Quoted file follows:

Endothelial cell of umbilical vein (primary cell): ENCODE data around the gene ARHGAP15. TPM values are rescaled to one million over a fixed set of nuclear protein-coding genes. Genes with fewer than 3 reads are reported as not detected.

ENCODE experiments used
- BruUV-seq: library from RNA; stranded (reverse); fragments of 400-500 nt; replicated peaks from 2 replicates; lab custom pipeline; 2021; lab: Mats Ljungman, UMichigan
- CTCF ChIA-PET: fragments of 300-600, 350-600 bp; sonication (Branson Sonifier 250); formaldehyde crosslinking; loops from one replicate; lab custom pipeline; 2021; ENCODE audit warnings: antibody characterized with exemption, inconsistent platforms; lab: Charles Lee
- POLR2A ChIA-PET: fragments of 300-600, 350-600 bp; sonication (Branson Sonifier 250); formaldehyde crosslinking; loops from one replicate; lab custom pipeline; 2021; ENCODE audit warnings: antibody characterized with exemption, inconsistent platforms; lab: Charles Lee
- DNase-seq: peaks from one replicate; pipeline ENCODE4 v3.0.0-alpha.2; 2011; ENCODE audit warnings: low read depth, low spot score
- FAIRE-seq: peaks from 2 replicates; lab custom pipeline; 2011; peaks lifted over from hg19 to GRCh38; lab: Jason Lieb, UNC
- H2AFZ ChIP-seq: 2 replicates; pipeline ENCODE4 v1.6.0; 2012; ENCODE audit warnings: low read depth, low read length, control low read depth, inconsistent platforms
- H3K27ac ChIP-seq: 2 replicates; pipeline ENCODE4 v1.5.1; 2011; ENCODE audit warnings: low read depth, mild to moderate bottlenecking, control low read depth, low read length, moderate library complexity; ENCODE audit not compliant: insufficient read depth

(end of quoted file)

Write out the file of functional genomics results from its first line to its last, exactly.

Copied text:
Endothelial cell of umbilical vein (primary cell): ENCODE data around the gene ARHGAP15. TPM values are rescaled to one million over a fixed set of nuclear protein-coding genes. Genes with fewer than 3 reads are reported as not detected.

ENCODE experiments used
- BruUV-seq: library from RNA; stranded (reverse); fragments of 400-500 nt; replicated peaks from 2 replicates; lab custom pipeline; 2021; lab: Mats Ljungman, UMichigan
- CTCF ChIA-PET: fragments of 300-600, 350-600 bp; sonication (Branson Sonifier 250); formaldehyde crosslinking; loops from one replicate; lab custom pipeline; 2021; ENCODE audit warnings: antibody characterized with exemption, inconsistent platforms; lab: Charles Lee
- POLR2A ChIA-PET: fragments of 300-600, 350-600 bp; sonication (Branson Sonifier 250); formaldehyde crosslinking; loops from one replicate; lab custom pipeline; 2021; ENCODE audit warnings: antibody characterized with exemption, inconsistent platforms; lab: Charles Lee
- DNase-seq: peaks from one replicate; pipeline ENCODE4 v3.0.0-alpha.2; 2011; ENCODE audit warnings: low read depth, low spot score
- FAIRE-seq: peaks from 2 replicates; lab custom pipeline; 2011; peaks lifted over from hg19 to GRCh38; lab: Jason Lieb, UNC
- H2AFZ ChIP-seq: 2 replicates; pipeline ENCODE4 v1.6.0; 2012; ENCODE audit warnings: low read depth, low read length, control low read depth, inconsistent platforms
- H3K27ac ChIP-seq: 2 replicates; pipeline ENCODE4 v1.5.1; 2011; ENCODE audit warnings: low read depth, mild to moderate bottlenecking, control low read depth, low read length, moderate library complexity; ENCODE audit not compliant: insufficient read depth